Being a woman in today’s world may not be as difficult as it was in the past, but there are still times we are reminded that we still coming out of an age of inequality. There is a gap in pay still, expectations on either end…it is frustrating if you think about it.
Pursue a career, you sacrifice family, dedicate yourself to a family, you are giving up freedoms that were fought for, where is the “you”? It is exhausting. No matter which way you go one side will not approve.
My hero. I love her sass!🙂
Screw that. The middle exists. I have seen women do it; it is possible though difficult. And why are we judging one another so much in the first place? I mean I know I can probably look back and it goes all the way back to antiquity, women nitpicking other women for just about anything. Seriously.
All this rabble rousing on breast feeding in public too. Some just want to shock, others have a point, and I am sitting back stroking my chin wondering of this is yet another distraction from bigger issues like paid family leave in the U.S.? I have a bit of a conspiracy streak and that argument seems like a lame, “look over here” so we do not see what is going on over there sort of distraction.
Then I thought about my mother and what she had to go through. How far she had come and how the world changed in her time. How she helped pave a way for me as other women have before her. I wanted, and still do, to make her proud to do more than she had. To continue paving a way of sorts, maybe through words or art. Maybe another brick in the wall, but a colorful one if I have anything to say about it.
And then I thought on mothers in general how they all love, nurture, teach their children, and from there my mind wandered to those who have lost their mothers. I was reminded again this last year what a hard road that is when a friend of mine lost her mother in July.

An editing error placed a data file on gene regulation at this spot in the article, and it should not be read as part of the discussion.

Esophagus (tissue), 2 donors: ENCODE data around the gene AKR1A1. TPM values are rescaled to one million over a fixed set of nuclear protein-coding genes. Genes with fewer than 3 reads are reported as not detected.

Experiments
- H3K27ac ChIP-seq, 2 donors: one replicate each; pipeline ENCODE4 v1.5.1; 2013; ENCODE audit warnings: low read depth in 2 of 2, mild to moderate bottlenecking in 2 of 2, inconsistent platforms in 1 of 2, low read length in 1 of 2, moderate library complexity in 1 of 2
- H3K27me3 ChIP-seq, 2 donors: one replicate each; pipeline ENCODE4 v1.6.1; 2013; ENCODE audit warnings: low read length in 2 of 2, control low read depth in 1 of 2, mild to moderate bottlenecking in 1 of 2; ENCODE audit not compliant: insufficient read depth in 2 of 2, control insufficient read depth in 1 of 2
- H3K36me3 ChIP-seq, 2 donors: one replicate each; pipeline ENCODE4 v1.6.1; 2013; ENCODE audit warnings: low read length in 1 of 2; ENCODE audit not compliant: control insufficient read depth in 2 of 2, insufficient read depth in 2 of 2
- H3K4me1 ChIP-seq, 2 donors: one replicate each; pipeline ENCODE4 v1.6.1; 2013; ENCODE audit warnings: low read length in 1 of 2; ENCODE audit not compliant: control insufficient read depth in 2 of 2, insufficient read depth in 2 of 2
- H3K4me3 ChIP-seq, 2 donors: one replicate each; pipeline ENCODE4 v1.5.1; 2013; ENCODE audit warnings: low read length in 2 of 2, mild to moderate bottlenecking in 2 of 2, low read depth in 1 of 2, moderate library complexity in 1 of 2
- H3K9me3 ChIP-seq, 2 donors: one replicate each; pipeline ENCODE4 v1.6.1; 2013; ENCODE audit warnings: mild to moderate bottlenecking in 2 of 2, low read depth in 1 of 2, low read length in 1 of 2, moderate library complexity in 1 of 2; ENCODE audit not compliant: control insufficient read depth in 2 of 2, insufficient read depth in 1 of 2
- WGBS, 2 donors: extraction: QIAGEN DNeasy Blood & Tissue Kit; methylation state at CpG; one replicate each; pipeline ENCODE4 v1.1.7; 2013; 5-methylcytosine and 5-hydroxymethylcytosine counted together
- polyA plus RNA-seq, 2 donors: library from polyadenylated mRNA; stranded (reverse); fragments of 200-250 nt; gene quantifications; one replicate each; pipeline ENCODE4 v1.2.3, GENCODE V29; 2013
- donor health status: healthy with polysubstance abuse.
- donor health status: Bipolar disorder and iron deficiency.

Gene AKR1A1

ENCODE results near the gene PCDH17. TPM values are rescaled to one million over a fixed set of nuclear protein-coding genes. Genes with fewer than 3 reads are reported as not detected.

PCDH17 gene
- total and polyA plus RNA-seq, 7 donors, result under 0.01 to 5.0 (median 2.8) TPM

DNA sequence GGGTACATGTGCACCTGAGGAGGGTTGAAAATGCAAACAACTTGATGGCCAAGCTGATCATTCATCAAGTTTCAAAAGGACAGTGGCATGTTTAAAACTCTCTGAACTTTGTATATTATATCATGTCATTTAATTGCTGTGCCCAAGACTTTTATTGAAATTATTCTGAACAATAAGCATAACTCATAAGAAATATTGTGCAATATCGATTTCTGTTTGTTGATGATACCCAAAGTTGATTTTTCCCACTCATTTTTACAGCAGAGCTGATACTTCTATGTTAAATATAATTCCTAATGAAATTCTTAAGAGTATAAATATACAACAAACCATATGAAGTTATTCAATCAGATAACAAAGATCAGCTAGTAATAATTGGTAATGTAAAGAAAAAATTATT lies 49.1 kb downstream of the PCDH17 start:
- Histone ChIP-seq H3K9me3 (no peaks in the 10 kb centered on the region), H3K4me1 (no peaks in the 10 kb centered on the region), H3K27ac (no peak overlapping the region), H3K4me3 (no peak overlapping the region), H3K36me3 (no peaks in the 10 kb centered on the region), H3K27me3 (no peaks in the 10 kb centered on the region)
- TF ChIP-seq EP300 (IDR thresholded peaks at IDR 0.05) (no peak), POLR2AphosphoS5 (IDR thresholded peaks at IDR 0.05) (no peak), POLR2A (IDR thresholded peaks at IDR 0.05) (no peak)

A sadness swept over me there thinking of those who have passed and those left behind. How could it not? And yet, even with the sorrow there they all are, the mothers who came before us, in our words, in our thoughts, in how we laugh or smile, in what we value, in how we see.
The idea stuck with me, especially once I read how there is some evidence scientists have found that suggests our ancestors’ experiences are a part of our DNA, almost like an emotional genetic imprint passed down throughout the generations. Therefore, so much more are our mothers still with us…more than genetically, emotionally and energetically. Maybe I am making a leap in reasoning, but it seems to fit to my mind. Like how you can still feel them and know they are smiling with you even though you cannot tangibly see them there.
It also reminded me of the 2 Cellos version of “Hurt” click here for YouTube video of Hurt by 2 Cellos how the music, though pained, keeps going on and sad as it is, beautiful, vulnerable, and ultimately triumphant.
Then as my mind wandered through social sciences and science, I reflected on how the Vikings were already all over this concept way back in the day.
As quoted from The 13th Warrior, and I believe it to be a Viking saying as well, “Lo there do I see my father; Lo there do I see my mother and my sisters and my brothers; Lo there do I see the line of my people, back to the beginning. Lo, they do call to me…”
It is an interesting concept. I wonder about all of the mothers, grandmothers, great-grandmothers, and so on and on, watching over children, grandchildren, descendents, and how we muddle through this world carrying with us their love, hopes, and good intentions. Another saying came to mind, “we are the result of the love of thousands.”
Naturally, I hope we are making them all proud, but even I know really a mother just wants her child to be happy. At the end of the day, that is what is important.
To that end I hope we are all successful. Life is not so much a competition as a training ground, and training to be happy is oddly one of the most difficult things a human can do. Cheers, lovely ladies.
Ps. Fellas, sorry for leaving you out of this one, but it was a girl thing…duh.